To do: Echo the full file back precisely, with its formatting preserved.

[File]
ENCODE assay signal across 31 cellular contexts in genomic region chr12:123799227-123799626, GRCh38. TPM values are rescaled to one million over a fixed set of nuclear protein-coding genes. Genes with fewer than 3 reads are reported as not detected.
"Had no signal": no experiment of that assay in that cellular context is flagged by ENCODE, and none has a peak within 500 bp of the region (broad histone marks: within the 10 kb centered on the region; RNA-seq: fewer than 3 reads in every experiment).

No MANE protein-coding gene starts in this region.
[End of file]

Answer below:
ENCODE assay signal across 31 cellular contexts in genomic region chr12:123799227-123799626, GRCh38. TPM values are rescaled to one million over a fixed set of nuclear protein-coding genes. Genes with fewer than 3 reads are reported as not detected.
"Had no signal": no experiment of that assay in that cellular context is flagged by ENCODE, and none has a peak within 500 bp of the region (broad histone marks: within the 10 kb centered on the region; RNA-seq: fewer than 3 reads in every experiment).

No MANE protein-coding gene starts in this region.